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growth 3) past and current macroeconomic policies and their impacts in the short run and
in the long run

Two main macroeconomic policies that affect Venezuela as a country is the fiscal policy and
the monetary policy. The fiscal policy is the action of a government changing their spending
habits to stimulate economic growth in the country. Fiscal policy can also include changes in tax
rates to influence a countrys economic state. Monetary policy is the changes in the money
supply. Other macroeconomic policies that affect the economy of a country include debt
management policy and income policy.
In the past, Hugo Chavez was one of the greatest influences on the economy of the
country of Venezuela. When Chavez was president, the real economy grew by 95 percent.
Poverty was cut in half and extreme poverty by more than 70 percent, social spending per person
more than tripled, and access to health care and higher education rose sharply. Fiscal policy has
affected Venezuela in the past because one of Venezuelas main exports is oil. In 1986, there was
a crash in the oil markets and this crash greatly affected Venezuelas economy. The average price
of a barrel of oil was $27 a barrel and after the crash, the price dropped over sixty percent and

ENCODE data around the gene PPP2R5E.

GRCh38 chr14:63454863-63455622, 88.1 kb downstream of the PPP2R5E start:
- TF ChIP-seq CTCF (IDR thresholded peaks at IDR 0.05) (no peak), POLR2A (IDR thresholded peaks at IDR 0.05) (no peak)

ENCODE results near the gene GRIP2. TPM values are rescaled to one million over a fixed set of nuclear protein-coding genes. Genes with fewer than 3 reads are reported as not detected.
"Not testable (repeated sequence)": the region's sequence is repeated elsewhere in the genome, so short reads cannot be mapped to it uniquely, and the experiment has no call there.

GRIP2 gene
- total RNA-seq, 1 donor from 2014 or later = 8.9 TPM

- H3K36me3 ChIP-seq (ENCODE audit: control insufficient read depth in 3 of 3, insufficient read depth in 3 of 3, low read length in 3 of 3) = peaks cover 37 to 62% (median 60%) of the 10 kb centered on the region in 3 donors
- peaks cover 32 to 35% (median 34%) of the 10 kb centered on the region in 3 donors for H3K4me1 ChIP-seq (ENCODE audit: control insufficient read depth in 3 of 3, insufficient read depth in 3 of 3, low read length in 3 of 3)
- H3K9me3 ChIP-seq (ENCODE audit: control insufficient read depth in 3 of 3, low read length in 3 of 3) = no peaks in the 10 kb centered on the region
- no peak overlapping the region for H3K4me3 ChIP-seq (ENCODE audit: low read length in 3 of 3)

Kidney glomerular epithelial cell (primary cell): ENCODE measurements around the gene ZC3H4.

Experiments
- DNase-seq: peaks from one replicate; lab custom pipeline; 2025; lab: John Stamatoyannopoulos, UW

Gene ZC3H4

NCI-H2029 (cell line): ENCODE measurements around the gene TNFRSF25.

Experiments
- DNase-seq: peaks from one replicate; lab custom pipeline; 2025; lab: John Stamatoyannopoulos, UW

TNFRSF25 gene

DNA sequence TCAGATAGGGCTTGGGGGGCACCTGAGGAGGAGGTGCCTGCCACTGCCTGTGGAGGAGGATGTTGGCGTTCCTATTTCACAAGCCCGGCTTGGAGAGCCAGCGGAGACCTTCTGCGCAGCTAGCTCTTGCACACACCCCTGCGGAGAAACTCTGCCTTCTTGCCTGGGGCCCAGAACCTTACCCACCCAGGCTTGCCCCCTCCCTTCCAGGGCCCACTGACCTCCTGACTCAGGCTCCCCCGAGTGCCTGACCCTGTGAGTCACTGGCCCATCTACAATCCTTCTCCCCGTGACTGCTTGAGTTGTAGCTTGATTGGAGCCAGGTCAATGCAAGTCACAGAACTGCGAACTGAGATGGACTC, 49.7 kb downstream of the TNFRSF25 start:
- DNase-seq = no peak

the average price of a barrel of oil was under ten dollars. This severely hurt Venezuelas economy
and caused a fiscal deficit of 4 percent of GDP and continued to drop until 1988, where the fiscal
deficit reached a low of 6 percent of GDP. For fiscal policies to work the government can either
create large deficits by increasing government spending to counteract the downfall of an
economy but this only work if the country has the capital to do so such as the United States. On
the other hand, developing countries such as Venezuela, must do the complete opposite, the
government must reduce spending in order to prevent too deep of a deficit from occurring. This
in the short run would negatively impact the aggregate demand.
Banco Central de Venezuela (BCV) is the central bank of Venezuela and like all
banks, is responsible for managing the money supply for the country. In the 1980s, the BCV has
revised the nations monetary policy numerous times in order to increase their control over the
money supply. The Venezuelan government heavily regulates the countrys economy by
controlling the prices of many basic goods such a food. Due to the heavily regulated economy,
the relaxation of price controls has caused spikes in the rates of inflation. With Venezuelas
heavily regulated economy, black markets are very prevalent in the country. Black markets can

heavily affect a nations economic growth and contributes to inflation of a nation as well as
capital flight. Venezuela is an example of this, with the crash of the Boliviars, which is the
currency of Venezuela.
The current policies and their short ru